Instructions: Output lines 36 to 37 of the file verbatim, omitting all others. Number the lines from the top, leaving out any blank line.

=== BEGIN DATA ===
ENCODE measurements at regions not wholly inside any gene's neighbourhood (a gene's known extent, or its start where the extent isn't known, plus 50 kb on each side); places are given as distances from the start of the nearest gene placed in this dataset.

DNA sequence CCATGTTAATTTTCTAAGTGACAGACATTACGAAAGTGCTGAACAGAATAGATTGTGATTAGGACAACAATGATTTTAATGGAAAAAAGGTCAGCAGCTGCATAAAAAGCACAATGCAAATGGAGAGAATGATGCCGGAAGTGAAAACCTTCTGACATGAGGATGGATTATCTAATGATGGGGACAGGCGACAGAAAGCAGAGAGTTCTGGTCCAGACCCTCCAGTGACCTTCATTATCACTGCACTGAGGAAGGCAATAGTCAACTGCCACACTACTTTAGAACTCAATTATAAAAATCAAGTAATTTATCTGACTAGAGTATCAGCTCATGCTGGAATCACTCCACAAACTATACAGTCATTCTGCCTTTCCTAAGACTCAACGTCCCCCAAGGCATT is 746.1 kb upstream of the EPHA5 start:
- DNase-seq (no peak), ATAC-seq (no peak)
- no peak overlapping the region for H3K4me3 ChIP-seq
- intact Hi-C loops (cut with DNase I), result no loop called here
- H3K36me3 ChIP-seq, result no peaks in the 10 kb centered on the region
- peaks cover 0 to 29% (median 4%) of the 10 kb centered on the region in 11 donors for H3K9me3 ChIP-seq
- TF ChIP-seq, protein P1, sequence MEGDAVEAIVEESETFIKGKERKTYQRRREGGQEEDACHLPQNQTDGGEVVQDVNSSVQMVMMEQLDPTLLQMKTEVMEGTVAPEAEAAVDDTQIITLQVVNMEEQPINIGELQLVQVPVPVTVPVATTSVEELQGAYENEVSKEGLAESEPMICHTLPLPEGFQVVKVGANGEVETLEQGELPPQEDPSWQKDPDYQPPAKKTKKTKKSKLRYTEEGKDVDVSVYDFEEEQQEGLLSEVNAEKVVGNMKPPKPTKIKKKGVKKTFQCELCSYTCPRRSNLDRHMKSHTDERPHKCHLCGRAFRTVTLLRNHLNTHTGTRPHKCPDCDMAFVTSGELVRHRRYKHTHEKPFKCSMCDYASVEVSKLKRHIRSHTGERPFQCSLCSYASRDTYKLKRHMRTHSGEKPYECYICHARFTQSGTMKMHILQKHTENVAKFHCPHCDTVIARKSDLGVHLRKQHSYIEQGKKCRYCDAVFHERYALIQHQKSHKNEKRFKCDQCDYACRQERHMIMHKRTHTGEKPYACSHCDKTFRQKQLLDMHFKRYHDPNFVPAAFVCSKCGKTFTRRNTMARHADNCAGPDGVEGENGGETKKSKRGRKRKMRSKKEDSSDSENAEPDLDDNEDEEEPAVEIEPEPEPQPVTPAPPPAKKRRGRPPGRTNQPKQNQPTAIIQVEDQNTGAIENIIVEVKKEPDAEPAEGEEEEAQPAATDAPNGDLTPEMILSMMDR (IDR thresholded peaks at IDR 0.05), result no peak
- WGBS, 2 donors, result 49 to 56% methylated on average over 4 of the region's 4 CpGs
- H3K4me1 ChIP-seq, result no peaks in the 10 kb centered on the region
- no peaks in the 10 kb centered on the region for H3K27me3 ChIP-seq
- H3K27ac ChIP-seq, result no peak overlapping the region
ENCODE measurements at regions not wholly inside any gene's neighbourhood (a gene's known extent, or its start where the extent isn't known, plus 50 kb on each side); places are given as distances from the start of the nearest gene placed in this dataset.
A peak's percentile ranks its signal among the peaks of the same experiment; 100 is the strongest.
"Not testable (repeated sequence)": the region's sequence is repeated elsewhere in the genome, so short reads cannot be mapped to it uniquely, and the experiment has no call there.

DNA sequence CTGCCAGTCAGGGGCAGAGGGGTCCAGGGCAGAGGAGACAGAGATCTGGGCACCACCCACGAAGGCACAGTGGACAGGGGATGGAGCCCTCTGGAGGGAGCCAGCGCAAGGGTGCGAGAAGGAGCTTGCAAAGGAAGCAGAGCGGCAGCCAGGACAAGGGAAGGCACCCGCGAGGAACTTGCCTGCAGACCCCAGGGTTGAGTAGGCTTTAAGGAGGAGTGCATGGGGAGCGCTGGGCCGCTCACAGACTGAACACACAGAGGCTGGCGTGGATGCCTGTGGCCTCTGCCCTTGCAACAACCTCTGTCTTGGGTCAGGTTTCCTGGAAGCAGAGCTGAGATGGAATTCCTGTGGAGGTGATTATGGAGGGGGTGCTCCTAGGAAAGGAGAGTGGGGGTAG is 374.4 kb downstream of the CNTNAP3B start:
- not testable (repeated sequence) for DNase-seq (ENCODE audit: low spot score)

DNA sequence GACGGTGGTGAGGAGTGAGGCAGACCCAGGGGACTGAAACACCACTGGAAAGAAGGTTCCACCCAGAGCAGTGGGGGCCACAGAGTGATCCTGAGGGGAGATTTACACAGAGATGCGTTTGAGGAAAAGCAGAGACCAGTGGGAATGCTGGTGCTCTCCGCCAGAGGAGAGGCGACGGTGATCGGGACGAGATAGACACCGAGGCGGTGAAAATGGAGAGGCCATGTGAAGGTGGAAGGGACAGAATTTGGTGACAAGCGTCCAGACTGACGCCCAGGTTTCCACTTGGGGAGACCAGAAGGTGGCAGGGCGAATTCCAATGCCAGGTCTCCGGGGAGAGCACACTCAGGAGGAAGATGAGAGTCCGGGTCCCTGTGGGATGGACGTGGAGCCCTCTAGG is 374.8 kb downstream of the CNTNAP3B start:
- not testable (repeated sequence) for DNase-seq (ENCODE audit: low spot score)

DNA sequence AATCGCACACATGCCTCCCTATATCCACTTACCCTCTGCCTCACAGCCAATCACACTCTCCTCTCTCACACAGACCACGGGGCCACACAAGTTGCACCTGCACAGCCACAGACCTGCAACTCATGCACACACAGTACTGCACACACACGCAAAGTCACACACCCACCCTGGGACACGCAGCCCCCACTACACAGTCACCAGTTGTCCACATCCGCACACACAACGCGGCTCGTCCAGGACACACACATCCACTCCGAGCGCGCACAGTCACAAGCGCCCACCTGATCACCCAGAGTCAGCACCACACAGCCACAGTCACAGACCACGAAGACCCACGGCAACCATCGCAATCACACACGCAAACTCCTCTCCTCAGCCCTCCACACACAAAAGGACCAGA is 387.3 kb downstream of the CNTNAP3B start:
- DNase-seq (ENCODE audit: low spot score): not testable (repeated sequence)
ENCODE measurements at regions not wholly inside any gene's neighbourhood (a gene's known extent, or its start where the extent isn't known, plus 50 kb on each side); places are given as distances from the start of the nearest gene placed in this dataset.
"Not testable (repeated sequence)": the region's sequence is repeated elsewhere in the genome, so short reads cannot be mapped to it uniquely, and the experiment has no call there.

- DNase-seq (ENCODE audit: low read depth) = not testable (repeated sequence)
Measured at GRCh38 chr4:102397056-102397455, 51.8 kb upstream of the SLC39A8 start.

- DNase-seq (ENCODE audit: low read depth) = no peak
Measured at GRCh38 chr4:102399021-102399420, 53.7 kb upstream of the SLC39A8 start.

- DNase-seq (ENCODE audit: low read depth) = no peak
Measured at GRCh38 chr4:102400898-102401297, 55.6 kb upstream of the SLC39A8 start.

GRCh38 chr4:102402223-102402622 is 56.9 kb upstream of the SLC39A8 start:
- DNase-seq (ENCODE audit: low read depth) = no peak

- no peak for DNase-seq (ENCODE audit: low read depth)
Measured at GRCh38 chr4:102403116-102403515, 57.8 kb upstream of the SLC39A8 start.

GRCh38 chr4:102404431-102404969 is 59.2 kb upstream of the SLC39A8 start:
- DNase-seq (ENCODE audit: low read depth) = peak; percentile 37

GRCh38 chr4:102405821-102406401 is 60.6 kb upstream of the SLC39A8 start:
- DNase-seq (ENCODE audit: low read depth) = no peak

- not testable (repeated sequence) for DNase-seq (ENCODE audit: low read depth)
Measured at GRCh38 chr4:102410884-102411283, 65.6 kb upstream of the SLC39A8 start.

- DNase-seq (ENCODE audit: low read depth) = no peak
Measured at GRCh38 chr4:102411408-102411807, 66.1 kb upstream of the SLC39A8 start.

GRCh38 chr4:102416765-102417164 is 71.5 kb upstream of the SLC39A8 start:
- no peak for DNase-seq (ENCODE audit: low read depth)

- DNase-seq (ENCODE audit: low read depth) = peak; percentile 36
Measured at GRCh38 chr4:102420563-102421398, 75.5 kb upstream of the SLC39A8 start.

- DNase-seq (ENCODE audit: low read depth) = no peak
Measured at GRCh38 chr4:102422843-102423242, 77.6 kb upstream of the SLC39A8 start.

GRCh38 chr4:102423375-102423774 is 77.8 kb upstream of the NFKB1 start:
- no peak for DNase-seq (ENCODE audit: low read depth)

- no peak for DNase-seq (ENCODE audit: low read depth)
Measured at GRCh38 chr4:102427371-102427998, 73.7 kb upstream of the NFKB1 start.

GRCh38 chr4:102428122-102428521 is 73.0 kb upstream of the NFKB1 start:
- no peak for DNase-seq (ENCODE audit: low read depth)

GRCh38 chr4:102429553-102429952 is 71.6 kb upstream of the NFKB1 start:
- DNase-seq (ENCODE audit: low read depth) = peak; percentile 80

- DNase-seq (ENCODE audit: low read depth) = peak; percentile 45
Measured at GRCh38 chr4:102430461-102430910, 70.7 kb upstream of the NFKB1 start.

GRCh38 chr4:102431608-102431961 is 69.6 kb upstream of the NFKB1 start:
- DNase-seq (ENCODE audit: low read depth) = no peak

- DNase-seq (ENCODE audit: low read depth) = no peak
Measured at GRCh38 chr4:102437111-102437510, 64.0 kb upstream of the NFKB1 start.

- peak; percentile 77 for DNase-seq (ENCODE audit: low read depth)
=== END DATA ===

GRCh38 chr4:102405821-102406401 is 60.6 kb upstream of the SLC39A8 start:
- DNase-seq (ENCODE audit: low read depth) = no peak